Jeder stirbt für sich allein / Die Leipziger Meuten
Berlin, 1940: The elderly couple Otto and Anna Quangel lives a quiet life when they hear that their son has been killed at the front. Deeply shaken by the death of their only child, their doubts in the dictatorial regime grow and they decide to take courage and put up resistance: They distribute postcards on which they call upon their compatriots to revolt against the Nazi-regime and its warmongering – in the belief that this will make them open their eyes…
By capturing the Quangels’ desperation and helplessness as well as the emotions of the people surrounding them, which range from fear to cowardice to hate, “Jeder stirbt für sich allein (Every Man dies alone)” creates a panorama of the almost banal relentlessness of life in the era of German national-socialism. Not until the end is there a delicate shimmer of hope within hopelessness: the realisation that even pointless actions are not in vain as long as they promise some measure of self-determination.
Hans Fallada, whose real name was Rudolf Ditzen, wrote this novel in 1946 within a mere four weeks. The story was based on true events, and the author was not to live to see its publication.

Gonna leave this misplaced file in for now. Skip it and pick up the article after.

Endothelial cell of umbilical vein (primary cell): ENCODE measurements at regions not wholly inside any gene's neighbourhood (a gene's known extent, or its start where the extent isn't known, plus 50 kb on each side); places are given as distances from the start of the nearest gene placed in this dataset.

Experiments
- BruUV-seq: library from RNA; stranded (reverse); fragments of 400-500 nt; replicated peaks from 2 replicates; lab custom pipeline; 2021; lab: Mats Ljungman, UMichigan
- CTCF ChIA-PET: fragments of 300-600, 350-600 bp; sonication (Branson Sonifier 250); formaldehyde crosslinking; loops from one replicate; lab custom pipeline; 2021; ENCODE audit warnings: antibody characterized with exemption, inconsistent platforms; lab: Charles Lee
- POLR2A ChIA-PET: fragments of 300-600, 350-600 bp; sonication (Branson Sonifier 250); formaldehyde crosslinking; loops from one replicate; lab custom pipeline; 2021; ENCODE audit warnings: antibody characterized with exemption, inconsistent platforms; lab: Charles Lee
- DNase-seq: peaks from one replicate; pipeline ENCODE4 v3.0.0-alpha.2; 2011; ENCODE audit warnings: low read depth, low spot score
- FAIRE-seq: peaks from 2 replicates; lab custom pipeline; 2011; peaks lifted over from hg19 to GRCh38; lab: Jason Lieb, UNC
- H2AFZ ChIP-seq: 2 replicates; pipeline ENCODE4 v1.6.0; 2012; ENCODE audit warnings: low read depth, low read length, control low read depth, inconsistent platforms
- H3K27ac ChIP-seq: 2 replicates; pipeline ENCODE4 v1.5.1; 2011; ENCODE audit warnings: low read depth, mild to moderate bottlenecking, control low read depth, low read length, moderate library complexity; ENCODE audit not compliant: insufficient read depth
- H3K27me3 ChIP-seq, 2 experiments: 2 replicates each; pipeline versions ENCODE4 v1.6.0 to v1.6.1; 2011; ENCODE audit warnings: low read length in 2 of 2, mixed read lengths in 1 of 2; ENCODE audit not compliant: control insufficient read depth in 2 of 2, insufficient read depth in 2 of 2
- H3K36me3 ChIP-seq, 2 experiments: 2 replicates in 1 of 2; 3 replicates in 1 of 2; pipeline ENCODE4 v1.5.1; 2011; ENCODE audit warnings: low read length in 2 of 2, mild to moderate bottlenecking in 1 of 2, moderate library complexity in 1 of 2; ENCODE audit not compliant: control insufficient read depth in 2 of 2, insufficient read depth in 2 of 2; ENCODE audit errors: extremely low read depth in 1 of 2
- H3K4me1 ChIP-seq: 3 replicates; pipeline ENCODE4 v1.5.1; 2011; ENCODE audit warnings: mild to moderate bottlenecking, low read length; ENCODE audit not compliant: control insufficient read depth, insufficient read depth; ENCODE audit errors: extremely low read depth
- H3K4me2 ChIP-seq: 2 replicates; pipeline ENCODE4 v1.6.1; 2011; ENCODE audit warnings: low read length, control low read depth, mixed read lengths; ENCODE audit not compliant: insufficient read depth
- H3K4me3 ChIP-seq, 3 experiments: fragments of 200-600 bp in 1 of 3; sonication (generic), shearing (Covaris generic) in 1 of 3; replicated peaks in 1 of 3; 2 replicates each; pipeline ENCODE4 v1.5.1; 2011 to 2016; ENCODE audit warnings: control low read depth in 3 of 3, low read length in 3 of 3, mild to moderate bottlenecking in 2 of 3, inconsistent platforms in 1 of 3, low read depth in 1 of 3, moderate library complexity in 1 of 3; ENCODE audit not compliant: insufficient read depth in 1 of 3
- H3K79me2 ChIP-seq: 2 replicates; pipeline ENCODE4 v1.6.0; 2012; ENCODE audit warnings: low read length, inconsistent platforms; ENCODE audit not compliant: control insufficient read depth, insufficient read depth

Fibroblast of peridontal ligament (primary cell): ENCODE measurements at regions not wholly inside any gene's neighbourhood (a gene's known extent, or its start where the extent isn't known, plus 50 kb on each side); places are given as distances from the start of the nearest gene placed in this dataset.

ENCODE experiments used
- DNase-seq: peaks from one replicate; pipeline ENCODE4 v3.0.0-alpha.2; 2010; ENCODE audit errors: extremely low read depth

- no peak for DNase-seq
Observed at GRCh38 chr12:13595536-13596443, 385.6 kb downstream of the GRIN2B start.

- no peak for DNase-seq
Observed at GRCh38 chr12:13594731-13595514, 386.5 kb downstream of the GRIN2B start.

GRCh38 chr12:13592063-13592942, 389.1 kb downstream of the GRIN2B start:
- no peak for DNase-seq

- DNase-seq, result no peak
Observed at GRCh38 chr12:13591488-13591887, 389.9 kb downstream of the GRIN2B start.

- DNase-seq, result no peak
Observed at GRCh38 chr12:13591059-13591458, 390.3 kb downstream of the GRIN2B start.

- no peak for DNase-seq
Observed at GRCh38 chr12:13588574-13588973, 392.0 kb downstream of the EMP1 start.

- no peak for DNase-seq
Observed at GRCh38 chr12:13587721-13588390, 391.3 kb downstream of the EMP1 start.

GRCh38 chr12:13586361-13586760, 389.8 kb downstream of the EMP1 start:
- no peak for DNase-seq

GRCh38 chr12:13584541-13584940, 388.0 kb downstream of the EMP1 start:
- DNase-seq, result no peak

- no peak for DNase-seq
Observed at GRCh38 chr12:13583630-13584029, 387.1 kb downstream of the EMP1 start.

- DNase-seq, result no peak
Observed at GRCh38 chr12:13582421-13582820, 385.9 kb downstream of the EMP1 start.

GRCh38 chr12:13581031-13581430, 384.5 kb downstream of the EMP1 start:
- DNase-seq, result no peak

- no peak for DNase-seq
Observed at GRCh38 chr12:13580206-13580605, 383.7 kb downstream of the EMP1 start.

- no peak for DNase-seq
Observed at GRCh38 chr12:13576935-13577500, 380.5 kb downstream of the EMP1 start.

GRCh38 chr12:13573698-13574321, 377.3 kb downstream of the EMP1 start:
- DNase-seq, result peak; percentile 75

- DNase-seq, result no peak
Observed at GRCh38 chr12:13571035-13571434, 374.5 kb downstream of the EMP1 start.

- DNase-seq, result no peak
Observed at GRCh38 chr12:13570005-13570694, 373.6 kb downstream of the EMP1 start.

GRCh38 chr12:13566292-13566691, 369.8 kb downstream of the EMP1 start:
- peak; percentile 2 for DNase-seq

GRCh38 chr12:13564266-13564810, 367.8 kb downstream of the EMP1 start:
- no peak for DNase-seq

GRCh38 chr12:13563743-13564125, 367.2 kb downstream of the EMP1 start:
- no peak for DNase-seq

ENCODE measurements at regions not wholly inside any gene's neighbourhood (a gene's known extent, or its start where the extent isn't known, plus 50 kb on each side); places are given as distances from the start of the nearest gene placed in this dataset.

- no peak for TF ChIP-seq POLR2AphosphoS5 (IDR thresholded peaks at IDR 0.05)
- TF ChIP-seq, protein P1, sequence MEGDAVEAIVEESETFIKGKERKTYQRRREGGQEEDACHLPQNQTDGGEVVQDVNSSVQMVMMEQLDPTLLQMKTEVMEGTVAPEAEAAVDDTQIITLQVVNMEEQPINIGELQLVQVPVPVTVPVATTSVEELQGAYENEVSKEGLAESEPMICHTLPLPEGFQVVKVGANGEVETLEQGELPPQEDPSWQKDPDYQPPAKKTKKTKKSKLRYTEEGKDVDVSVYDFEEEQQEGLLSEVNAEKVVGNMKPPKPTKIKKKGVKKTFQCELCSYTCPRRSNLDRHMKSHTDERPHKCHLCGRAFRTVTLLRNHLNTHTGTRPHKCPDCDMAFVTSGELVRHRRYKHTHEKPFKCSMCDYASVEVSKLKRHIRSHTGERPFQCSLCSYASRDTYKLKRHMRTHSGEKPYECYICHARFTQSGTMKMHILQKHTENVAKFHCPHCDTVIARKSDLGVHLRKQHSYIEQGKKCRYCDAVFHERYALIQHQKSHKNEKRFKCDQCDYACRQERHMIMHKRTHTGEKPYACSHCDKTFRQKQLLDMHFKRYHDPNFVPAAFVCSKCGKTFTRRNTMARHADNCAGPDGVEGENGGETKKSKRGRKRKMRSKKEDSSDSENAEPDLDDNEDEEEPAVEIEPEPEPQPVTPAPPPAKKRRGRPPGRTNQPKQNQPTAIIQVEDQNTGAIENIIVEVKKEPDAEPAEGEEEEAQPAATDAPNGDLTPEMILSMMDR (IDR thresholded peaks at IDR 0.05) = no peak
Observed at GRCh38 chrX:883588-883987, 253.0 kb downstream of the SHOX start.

Leipzig in the 1930s: The Gestapo has its eye on groups of young people who are occupying public spaces, attracting attention with their similar clothing and hand-made badges. They are members of the “Leipziger Meuten”, the first known German oppositional youth movement, which counted up to 1,500 members and was intended as a subversive alternative to the Hitler Youth – with the aim of maintaining their own autonomy.
Towards the end of the 1930s, the leaders of the Leipziger Meuten were persecuted by the Gestapo, the judiciary as well as youth welfare services, and sentenced to prison for planning a communist coup – some of them were taken to the Buchenwald concentration camp. But the Meuten continued to exist.
1940s Berlin and Leipzig in the 1930s – Fallada’s “Jeder stirbt für sich allein” and the historical phenomenon of the Leipziger Meuten. Both deal with opposition in the national-socialist era, once within the parent generation, once from the viewpoint of young people. And both are not primarily concerned with political action but rather with the opportunity to fight for autonomy and self-determination in the face of a dictatorial system. The combination of both these materials creates a field of tension between the responsibility of the individual and the strength of a group.
With this interweaving of Fallada’s novel “Jeder stirbt für sich allein” and the historical reality of the Leipziger Meuten, Schauspiel Leipzig continues its course of double projects.